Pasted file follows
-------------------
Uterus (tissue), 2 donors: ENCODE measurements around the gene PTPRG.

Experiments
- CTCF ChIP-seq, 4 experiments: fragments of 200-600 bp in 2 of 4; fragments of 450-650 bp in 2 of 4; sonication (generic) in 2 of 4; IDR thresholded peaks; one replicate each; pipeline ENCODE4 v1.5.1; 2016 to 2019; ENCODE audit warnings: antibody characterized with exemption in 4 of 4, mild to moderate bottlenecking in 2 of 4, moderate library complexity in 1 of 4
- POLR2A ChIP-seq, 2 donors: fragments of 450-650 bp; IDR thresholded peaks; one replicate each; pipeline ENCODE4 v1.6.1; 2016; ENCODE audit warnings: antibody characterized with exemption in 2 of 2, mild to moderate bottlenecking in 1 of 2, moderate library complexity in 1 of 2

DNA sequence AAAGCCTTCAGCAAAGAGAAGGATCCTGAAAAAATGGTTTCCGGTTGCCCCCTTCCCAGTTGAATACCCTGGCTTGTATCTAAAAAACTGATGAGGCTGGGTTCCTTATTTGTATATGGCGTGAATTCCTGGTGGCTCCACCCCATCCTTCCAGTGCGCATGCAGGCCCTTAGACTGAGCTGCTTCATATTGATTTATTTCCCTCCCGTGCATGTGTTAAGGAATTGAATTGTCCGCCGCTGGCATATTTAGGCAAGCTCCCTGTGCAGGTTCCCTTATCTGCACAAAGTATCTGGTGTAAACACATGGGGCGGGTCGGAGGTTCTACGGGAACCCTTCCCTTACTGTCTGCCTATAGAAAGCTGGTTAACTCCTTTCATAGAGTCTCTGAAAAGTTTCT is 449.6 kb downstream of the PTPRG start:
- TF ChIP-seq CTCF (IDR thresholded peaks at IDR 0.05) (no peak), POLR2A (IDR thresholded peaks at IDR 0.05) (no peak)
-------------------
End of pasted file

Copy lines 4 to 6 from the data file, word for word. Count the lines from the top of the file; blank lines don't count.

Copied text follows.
- POLR2A ChIP-seq, 2 donors: fragments of 450-650 bp; IDR thresholded peaks; one replicate each; pipeline ENCODE4 v1.6.1; 2016; ENCODE audit warnings: antibody characterized with exemption in 2 of 2, mild to moderate bottlenecking in 1 of 2, moderate library complexity in 1 of 2

DNA sequence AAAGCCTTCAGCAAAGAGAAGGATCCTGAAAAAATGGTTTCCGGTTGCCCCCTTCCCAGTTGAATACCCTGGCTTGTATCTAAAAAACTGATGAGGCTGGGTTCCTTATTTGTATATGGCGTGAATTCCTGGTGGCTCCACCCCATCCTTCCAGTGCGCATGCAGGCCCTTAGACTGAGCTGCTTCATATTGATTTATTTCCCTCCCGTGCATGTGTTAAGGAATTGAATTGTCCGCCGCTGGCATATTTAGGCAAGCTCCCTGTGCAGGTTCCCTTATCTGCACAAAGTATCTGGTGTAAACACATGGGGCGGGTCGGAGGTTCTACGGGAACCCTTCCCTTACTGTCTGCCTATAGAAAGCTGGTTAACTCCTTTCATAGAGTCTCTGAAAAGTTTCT is 449.6 kb downstream of the PTPRG start:
- TF ChIP-seq CTCF (IDR thresholded peaks at IDR 0.05) (no peak), POLR2A (IDR thresholded peaks at IDR 0.05) (no peak)